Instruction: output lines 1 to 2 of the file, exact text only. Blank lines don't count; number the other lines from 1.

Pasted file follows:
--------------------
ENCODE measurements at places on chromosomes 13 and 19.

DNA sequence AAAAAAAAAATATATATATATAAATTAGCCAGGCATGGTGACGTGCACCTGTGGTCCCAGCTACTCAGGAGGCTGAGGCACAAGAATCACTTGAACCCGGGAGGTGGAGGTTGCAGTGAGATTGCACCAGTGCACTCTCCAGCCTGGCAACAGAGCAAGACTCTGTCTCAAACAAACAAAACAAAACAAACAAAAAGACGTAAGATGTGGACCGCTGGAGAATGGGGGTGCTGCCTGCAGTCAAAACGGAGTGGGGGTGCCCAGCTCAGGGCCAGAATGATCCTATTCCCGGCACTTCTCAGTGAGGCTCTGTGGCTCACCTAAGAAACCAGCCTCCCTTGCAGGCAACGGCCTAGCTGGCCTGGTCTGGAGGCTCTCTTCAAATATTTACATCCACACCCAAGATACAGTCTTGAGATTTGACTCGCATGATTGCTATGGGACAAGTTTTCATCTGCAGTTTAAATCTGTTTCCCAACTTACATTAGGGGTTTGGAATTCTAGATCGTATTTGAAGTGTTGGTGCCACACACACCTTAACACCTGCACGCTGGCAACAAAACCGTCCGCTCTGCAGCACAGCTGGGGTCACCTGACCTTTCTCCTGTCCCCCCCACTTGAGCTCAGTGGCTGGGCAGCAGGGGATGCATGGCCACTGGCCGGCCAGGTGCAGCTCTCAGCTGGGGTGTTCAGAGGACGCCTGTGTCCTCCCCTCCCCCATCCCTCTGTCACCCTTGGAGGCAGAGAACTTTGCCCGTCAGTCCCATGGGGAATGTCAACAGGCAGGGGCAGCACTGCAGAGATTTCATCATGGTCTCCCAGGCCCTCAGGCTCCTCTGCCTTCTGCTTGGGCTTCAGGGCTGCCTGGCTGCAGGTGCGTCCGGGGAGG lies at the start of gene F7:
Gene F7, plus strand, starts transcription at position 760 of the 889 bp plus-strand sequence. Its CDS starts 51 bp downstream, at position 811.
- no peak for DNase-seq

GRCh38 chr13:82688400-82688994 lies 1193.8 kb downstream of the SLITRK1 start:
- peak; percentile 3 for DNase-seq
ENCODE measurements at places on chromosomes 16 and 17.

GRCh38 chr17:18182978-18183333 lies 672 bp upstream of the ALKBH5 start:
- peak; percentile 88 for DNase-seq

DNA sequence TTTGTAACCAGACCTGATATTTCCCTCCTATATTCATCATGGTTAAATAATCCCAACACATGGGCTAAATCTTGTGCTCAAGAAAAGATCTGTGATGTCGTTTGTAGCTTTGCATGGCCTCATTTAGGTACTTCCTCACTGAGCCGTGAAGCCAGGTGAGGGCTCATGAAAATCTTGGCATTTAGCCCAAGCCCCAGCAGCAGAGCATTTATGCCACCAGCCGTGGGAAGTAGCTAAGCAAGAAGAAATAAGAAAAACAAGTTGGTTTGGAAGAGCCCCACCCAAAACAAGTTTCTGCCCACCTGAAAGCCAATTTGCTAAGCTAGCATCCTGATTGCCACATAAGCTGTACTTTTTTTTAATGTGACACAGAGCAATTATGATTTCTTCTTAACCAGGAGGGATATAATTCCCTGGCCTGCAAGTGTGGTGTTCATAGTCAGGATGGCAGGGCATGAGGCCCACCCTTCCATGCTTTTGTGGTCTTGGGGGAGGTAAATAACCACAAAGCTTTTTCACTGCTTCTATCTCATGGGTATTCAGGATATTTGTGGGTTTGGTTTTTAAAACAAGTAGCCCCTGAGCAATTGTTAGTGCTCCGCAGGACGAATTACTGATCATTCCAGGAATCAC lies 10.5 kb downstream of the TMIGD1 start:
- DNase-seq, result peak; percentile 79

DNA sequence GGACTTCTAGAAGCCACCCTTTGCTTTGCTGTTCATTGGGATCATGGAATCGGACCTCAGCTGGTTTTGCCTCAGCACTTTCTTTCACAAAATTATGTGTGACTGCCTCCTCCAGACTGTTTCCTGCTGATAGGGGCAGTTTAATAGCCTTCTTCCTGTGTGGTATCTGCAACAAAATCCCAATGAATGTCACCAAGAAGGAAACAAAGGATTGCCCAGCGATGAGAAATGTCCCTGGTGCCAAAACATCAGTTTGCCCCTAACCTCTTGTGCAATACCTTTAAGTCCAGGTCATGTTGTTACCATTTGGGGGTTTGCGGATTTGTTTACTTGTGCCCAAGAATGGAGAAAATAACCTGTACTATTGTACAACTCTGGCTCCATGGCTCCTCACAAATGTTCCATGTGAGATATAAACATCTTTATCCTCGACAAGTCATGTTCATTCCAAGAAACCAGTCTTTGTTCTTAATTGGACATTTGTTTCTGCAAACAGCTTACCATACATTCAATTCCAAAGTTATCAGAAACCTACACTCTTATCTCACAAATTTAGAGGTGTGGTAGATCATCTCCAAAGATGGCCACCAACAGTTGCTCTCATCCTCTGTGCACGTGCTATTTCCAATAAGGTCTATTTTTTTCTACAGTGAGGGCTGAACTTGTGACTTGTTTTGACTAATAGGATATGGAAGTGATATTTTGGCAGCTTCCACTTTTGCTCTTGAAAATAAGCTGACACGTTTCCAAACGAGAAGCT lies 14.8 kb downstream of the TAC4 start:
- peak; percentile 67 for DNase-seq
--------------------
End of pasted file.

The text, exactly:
ENCODE measurements at places on chromosomes 13 and 19.

DNA sequence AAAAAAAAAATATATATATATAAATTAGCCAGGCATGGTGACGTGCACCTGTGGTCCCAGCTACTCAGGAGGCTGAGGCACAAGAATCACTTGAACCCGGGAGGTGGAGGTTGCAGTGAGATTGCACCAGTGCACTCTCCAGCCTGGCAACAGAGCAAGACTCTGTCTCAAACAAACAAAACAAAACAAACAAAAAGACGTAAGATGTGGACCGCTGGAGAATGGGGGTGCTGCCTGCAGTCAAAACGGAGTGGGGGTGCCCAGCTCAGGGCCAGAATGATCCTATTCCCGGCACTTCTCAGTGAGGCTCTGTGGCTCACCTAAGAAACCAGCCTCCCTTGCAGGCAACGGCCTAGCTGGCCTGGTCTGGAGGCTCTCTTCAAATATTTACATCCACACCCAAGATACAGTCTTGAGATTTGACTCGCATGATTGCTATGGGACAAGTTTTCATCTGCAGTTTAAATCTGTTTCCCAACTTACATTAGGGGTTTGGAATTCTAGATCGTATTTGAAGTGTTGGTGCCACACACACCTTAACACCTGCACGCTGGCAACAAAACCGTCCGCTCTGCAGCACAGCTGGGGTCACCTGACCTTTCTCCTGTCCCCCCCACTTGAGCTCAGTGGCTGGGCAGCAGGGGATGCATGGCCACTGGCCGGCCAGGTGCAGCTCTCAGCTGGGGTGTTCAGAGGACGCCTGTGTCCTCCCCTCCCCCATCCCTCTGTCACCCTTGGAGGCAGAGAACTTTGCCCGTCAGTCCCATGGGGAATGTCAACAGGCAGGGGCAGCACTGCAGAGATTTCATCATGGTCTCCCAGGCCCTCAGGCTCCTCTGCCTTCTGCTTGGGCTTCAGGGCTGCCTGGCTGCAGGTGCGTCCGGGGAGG lies at the start of gene F7: